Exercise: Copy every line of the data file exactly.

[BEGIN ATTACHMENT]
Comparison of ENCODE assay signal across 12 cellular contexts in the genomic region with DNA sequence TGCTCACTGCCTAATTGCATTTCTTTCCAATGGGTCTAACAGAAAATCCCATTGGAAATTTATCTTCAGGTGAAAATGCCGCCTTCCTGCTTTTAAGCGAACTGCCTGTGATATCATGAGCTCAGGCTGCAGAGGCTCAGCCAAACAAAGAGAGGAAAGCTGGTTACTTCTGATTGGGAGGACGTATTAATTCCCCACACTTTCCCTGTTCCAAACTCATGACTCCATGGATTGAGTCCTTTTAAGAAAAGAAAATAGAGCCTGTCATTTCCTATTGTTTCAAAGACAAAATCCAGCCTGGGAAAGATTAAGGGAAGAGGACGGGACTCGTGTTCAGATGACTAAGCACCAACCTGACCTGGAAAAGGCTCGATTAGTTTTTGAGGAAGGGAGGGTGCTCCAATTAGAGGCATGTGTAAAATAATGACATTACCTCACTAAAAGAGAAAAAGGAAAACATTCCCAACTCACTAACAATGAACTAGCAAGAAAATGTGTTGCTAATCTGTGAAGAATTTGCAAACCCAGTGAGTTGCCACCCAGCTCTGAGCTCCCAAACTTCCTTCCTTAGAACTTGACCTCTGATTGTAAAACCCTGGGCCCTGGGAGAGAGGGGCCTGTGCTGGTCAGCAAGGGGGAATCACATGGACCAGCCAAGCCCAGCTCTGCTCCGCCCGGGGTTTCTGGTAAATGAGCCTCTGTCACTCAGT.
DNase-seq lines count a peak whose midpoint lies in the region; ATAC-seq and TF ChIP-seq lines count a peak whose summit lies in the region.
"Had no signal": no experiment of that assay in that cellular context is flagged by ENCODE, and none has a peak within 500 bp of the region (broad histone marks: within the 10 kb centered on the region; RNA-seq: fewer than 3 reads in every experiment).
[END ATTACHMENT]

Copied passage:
Comparison of ENCODE assay signal across 12 cellular contexts in the genomic region with DNA sequence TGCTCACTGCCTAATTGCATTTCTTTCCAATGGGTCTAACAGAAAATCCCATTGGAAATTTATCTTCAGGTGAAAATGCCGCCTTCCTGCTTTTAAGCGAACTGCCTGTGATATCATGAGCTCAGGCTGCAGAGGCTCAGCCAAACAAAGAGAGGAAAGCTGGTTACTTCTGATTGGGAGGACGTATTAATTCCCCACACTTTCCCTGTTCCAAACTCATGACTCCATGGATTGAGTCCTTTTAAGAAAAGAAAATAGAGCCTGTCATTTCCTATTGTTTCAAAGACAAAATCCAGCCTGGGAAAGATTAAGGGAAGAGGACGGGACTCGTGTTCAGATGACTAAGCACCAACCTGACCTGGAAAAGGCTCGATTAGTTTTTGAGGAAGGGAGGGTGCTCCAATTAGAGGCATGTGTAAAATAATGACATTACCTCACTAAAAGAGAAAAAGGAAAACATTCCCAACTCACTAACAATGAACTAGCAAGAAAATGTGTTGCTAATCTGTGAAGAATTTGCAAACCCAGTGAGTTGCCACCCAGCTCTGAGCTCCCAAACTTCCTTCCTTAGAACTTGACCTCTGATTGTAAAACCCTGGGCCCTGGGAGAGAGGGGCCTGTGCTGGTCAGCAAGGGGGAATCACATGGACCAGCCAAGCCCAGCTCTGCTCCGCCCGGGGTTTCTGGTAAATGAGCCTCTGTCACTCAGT.
DNase-seq lines count a peak whose midpoint lies in the region; ATAC-seq and TF ChIP-seq lines count a peak whose summit lies in the region.
"Had no signal": no experiment of that assay in that cellular context is flagged by ENCODE, and none has a peak within 500 bp of the region (broad histone marks: within the 10 kb centered on the region; RNA-seq: fewer than 3 reads in every experiment).